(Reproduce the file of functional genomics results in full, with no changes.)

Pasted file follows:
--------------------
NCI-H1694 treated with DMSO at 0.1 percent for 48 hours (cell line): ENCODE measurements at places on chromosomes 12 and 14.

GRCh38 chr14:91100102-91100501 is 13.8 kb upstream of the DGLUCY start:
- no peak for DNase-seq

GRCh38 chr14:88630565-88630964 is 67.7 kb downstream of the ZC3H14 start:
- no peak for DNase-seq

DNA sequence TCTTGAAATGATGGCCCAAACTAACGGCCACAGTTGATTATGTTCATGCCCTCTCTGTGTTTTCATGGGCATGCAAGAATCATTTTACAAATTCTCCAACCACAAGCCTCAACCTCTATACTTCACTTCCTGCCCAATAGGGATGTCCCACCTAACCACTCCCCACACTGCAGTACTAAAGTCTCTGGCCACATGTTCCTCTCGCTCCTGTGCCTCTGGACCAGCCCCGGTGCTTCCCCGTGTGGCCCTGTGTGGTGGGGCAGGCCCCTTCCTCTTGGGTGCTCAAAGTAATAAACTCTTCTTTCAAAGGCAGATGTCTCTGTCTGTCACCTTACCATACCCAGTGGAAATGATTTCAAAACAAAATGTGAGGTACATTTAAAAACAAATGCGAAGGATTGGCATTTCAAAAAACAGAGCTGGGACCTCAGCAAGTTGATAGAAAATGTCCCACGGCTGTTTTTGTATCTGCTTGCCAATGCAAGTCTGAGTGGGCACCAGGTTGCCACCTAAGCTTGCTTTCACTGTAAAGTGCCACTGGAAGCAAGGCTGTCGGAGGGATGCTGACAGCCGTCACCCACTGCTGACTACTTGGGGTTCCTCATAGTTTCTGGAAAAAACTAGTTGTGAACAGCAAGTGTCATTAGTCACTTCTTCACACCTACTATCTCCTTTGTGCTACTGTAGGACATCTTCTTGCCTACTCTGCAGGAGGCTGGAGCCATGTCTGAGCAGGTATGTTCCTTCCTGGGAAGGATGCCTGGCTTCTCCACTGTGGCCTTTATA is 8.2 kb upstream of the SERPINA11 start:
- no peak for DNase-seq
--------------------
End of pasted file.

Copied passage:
NCI-H1694 treated with DMSO at 0.1 percent for 48 hours (cell line): ENCODE measurements at places on chromosomes 12 and 14.

GRCh38 chr14:91100102-91100501 is 13.8 kb upstream of the DGLUCY start:
- no peak for DNase-seq

GRCh38 chr14:88630565-88630964 is 67.7 kb downstream of the ZC3H14 start:
- no peak for DNase-seq

DNA sequence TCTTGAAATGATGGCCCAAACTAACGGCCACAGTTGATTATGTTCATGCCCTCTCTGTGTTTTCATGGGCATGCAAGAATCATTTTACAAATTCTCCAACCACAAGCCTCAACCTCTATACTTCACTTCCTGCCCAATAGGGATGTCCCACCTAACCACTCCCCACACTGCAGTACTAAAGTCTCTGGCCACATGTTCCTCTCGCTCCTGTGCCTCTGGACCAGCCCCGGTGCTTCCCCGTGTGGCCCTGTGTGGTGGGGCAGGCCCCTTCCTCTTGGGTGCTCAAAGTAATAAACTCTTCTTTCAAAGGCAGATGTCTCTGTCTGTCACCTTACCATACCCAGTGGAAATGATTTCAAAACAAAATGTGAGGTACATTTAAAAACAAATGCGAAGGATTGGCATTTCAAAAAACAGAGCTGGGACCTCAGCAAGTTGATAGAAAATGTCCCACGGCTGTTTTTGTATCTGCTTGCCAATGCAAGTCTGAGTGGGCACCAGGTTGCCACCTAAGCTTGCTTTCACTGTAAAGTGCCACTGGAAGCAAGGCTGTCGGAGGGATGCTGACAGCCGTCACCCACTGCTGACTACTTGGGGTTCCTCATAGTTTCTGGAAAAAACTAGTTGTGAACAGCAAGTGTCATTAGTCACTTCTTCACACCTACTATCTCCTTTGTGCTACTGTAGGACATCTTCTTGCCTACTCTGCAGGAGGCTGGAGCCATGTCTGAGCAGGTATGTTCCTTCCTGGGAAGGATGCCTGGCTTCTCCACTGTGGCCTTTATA is 8.2 kb upstream of the SERPINA11 start:
- no peak for DNase-seq